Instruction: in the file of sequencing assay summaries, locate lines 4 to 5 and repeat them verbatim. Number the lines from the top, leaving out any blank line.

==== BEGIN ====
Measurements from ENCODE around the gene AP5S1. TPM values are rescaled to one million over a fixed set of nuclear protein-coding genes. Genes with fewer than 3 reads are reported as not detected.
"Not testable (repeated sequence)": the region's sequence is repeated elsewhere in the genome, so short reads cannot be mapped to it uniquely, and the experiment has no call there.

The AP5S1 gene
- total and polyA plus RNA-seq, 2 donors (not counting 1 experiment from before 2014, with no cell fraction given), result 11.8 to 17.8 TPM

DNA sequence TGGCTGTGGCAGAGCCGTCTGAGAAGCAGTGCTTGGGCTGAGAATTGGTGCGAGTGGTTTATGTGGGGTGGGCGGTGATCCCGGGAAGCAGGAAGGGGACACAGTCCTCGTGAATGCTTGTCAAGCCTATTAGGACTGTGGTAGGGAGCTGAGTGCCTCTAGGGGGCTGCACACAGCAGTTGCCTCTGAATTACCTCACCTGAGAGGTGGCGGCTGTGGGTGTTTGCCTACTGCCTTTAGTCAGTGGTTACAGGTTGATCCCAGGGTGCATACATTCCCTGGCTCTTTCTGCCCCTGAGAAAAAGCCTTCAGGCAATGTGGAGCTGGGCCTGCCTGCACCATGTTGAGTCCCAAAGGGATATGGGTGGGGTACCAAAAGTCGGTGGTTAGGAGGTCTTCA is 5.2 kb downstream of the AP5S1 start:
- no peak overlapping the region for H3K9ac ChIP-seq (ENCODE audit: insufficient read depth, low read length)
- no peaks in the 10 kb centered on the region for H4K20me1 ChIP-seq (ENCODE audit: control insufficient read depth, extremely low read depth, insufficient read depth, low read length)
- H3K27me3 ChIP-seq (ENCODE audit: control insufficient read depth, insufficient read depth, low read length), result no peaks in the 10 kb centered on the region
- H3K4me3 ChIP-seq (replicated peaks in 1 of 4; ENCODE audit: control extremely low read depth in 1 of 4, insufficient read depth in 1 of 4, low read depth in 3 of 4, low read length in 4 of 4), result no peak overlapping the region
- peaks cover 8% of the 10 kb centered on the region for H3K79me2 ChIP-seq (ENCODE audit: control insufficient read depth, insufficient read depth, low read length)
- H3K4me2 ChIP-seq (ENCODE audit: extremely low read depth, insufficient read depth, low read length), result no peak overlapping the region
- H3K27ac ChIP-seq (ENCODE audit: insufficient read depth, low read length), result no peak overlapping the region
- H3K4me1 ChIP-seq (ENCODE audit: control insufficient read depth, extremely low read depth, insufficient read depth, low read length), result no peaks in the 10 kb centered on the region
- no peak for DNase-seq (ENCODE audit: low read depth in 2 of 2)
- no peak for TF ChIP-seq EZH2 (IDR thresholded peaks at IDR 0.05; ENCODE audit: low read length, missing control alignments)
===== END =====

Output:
- total and polyA plus RNA-seq, 2 donors (not counting 1 experiment from before 2014, with no cell fraction given), result 11.8 to 17.8 TPM

DNA sequence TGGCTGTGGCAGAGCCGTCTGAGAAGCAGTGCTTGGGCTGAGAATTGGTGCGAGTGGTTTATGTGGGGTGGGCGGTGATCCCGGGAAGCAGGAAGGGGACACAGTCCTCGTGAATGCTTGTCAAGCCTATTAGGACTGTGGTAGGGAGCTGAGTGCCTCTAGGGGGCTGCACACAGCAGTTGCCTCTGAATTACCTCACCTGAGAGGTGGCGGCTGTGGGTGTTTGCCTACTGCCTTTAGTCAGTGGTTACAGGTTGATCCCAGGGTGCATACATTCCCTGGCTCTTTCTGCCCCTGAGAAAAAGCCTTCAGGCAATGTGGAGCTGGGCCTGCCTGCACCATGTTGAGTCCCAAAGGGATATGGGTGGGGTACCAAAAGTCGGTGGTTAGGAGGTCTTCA is 5.2 kb downstream of the AP5S1 start: